STRV & Songclip: A New Form of Expression
When Songclip came to STRV for design and development, they came with a vision: build a platform by which users can create, customize and combine visual communication with tunes from the world’s biggest artists.
Now, some three years and a heck of a lot of work later, Songclip offers a revolutionary way to utilize licensed music, working with a format build for the 8-second attention span of modern communication.
As the world’s only patented messaging API platform, Songclip is the go-to place for any social or digital company looking to offer fully-licensed music clips as a feature. With a vast database of popular music, it gives users access to byte-sized clips that can be added to pictures, videos, stickers and more.
Just like GIFs, choosing the right tune is an efficient way to quickly connect with friends. So it’s only natural that this feature signals fresh terrain in the areas of social media, entertainment, messaging and dating platforms.
In many aspects, Songclip also represents a new medium for music consumption within itself. Regardless of whether one’s preferred listening system is vinyl, iPod, downloads or streaming services, these methods don’t cater to the unavoidable nature of our ever-shortening attention spans. And they certainly don't easily integrate with texting communications.
In the words of Songclip CEO, Andrew Blacker, “With over 60 billion text messages sent daily in the U.S. alone and growing, texting dominates human communication. But now, with Songclip, music is part of the conversation.”
Songclip offers users the ability to search by mood, genre, keyword, artist, expression, album or song title to help them communicate an exact frame of mind. If a user’s not quite digging the pre-selected song choices, they can choose another. Want to shorten a song to a specified length? Go right ahead. Songclip was built to be the perfect tool for saying happy birthday, making plans with co-workers, getting back into good graces with family and stoking the flames of a sports rivalry with friends.
For a closer look behind the work which brought this multi-industry game-changer to life, we sat down for a Q&A with STRV backend developer Milan Manasievski, iOS developer Tomas Cejka and project manager Filipe Simoes.
Please give us an overview of the project.
Filipe: Songclip launched in 2017, but we’ve been working on the project for three plus years. It’s one of the longest-running client projects we have at STRV. In addition to the app, we’ve built Messenger and Slack extensions as well as sharing capabilities for Facebook, Instagram, Twitter and iMessage.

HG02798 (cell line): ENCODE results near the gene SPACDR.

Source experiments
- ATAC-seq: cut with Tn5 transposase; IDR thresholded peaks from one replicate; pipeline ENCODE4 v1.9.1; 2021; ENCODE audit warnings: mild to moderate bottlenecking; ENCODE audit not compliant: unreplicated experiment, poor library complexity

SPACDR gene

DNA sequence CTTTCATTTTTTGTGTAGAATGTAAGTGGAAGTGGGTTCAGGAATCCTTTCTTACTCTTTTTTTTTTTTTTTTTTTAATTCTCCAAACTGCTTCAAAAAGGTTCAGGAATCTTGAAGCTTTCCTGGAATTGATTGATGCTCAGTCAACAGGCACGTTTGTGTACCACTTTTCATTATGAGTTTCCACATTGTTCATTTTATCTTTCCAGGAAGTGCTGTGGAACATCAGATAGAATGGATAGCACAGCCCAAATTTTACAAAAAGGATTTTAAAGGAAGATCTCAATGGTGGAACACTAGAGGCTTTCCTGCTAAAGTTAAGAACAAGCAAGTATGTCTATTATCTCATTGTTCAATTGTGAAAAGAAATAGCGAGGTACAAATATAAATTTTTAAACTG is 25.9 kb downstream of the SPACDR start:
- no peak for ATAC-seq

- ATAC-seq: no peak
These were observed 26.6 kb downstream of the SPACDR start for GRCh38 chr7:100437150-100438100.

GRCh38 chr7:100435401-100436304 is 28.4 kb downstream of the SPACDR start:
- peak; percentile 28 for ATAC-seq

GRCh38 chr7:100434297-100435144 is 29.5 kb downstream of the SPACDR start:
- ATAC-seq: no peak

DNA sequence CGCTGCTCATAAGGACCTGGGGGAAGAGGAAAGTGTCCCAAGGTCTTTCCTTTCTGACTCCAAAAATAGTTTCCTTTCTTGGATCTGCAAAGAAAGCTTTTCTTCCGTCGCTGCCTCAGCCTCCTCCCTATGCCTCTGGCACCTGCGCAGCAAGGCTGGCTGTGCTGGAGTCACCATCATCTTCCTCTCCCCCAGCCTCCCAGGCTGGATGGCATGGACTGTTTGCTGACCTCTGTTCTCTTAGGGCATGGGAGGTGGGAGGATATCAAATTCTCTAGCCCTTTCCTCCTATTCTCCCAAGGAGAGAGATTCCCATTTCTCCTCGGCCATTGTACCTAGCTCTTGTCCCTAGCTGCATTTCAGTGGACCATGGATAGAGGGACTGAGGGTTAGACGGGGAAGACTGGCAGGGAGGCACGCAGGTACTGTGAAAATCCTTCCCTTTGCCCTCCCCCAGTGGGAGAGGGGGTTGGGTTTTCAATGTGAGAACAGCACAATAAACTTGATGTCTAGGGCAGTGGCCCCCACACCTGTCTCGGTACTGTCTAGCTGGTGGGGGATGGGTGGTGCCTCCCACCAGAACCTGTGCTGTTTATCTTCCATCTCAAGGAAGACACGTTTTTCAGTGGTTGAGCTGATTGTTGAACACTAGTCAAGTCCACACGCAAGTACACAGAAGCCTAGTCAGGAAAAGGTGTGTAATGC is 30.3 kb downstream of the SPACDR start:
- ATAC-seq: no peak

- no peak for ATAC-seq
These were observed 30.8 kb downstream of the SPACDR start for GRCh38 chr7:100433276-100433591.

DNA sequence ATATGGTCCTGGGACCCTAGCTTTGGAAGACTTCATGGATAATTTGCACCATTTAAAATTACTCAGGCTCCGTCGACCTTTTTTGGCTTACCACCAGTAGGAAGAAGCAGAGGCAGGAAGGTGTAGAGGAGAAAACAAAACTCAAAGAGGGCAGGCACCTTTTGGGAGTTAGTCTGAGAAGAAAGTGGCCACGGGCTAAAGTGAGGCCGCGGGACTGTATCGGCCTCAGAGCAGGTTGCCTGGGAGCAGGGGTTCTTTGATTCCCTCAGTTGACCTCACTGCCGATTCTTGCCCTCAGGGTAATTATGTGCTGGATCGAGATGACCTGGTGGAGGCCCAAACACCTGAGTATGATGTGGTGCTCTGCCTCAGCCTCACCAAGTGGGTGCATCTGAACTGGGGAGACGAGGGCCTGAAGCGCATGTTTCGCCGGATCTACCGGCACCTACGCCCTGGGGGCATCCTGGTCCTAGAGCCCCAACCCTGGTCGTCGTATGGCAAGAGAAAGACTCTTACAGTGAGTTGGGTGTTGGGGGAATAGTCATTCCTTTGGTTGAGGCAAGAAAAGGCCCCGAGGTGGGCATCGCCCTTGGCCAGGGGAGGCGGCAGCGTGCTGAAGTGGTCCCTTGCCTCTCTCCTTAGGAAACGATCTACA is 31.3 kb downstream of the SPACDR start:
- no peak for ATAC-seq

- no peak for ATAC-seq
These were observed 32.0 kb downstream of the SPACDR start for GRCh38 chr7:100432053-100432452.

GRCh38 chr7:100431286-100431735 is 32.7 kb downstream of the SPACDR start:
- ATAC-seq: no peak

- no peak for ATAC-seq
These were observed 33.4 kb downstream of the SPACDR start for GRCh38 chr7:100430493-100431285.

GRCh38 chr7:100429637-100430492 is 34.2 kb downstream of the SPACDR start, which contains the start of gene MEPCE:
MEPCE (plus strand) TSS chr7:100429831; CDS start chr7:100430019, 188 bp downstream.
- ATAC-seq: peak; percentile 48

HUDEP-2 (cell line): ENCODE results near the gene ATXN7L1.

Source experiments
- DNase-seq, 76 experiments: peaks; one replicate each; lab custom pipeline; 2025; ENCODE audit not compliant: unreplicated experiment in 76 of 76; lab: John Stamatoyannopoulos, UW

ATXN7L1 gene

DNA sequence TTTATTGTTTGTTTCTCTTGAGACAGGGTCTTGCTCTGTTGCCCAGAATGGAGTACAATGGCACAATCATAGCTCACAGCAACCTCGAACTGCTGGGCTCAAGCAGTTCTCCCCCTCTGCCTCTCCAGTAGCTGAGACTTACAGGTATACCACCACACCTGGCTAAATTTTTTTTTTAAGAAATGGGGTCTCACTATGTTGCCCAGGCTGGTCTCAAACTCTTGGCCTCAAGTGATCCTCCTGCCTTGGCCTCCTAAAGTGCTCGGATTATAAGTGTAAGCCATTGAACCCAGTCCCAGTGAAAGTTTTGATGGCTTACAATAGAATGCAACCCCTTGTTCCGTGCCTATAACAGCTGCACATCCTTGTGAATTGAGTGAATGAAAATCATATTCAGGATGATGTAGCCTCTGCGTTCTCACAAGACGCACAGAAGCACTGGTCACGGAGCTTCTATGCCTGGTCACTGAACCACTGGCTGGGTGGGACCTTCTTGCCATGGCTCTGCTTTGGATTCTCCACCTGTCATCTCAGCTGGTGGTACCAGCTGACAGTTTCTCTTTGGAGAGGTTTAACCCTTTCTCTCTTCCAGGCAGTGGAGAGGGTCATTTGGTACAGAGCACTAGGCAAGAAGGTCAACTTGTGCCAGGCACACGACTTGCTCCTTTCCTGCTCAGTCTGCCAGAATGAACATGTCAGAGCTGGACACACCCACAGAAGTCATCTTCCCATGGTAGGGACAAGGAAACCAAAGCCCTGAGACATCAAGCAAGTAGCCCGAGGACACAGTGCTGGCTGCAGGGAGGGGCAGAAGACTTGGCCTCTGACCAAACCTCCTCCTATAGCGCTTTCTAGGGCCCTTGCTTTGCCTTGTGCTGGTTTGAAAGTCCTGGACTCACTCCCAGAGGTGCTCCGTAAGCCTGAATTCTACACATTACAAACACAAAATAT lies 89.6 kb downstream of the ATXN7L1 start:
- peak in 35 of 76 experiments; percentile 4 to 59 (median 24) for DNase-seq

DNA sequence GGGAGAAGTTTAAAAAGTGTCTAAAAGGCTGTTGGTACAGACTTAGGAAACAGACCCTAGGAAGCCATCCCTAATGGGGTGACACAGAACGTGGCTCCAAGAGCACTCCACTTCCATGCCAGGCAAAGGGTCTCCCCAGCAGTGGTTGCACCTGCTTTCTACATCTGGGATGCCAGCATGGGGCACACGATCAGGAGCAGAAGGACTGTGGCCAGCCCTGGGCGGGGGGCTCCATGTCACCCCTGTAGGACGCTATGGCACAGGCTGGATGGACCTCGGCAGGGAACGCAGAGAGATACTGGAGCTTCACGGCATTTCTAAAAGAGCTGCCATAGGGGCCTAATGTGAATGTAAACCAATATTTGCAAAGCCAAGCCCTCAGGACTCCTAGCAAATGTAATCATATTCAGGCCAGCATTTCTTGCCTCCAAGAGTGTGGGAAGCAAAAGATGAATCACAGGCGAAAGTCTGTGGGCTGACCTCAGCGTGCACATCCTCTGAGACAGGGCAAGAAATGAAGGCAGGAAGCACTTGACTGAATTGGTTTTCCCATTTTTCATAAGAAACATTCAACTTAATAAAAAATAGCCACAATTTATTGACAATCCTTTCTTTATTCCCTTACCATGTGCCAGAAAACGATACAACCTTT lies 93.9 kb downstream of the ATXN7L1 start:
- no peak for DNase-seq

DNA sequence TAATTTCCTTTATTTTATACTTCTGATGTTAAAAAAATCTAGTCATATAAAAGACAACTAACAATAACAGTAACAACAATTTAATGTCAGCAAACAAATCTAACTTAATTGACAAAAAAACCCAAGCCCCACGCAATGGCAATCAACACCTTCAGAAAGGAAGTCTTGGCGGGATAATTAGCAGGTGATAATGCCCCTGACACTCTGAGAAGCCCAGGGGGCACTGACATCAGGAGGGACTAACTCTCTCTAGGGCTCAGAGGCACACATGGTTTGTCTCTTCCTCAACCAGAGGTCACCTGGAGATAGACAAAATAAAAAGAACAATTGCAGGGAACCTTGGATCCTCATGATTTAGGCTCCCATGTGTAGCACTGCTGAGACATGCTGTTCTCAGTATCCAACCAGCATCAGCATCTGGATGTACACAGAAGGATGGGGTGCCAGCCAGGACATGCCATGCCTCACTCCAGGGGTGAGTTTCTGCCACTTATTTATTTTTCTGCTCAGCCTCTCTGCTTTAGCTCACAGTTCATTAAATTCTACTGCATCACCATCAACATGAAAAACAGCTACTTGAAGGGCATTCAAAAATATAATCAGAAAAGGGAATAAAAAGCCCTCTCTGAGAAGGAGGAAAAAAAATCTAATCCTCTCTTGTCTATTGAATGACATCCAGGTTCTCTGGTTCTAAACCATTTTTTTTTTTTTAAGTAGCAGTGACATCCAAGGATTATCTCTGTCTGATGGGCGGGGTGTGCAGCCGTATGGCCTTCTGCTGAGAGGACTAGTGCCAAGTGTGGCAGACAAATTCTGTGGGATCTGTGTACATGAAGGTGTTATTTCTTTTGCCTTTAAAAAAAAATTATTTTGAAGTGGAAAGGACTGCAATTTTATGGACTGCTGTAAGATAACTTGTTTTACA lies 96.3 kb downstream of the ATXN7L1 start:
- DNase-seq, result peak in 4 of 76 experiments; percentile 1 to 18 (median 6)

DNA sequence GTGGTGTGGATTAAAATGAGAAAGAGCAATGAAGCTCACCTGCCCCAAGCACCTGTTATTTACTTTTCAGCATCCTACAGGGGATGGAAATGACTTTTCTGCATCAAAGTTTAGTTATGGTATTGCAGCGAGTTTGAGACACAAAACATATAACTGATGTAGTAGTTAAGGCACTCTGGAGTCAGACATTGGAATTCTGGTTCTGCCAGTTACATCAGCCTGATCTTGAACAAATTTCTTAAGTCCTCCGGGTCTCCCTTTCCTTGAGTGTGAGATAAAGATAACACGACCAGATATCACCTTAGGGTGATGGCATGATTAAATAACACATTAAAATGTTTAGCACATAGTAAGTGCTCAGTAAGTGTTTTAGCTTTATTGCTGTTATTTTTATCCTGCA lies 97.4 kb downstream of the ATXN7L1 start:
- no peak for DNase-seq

Milan: We’ve also built a way for sharing the API with partners so they can implement Songclip with their apps. We’ve helped Songclip become a strong, reliable platform.
With Songclip, the music thematically connects with the visuals of whatever imagery is used. How was this achieved?
Milan: It’s all about the metadata that we get from, for example, a GIF and the given song clip. There’s some magic around that which combines those two to find out how good of a match they are. There’s a bit of machine learning which is involved as well. A user can search for a song if they’re not satisfied with the pre-selected song clip. So, in this way, the actual user base assists with improving the matching of songs with GIFs.
What was the creation of the Songclip keyboard like? Any hurdles in the design or functionality process?
Tomas: To be honest, it was quite crazy. First, we struggled with limited memory in the keyboard extension because we were animating items in collections and in various formats (mp4, gif, webp). Second, we needed a native keyboard. But the final result is good, and users like it—so it was worth it.
Creating a platform of this scale must have been quite the undertaking. What did it take and what were some of the biggest challenges?
Milan: The whole thing was pretty much built and designed in-house. The client came up with the concept and had a wireframe, but there were many variables and unanswered questions. We created a method by which a song can be dragged and dropped and, in the process, we get all the metadata: year of release, artist, title, album, everything that’s attached to that file. In the same process, we were able to figure out what the portions of that song are so we can create clips from it automatically.
Tomas: We tried different variants of flow so that user sharing would be fast and simple. We did a lot of user testing and AB testing to proof user expectations and behavior with how they use the app. There were many changes made in the development process.
Milan: The iOS app was built from the ground up. The API which talks to the iOS app was also built from the ground up. Then there was the music, which is all copyrighted; we had to find a way to communicate with the music label to let them know how many downloads each song has had and how many times it's been listed—generally reporting end usage with the labels.
Filipe: Right now, it’s Milan and Tomáš on the project. But we’ve had many different teams working on it for a long time. We had designers such as Katka Potuzakova, as well as additional frontend and backend help from Jakub Kotula and Jan Hybl. The project has had quite a history of cooperation from multiple departments at STRV.
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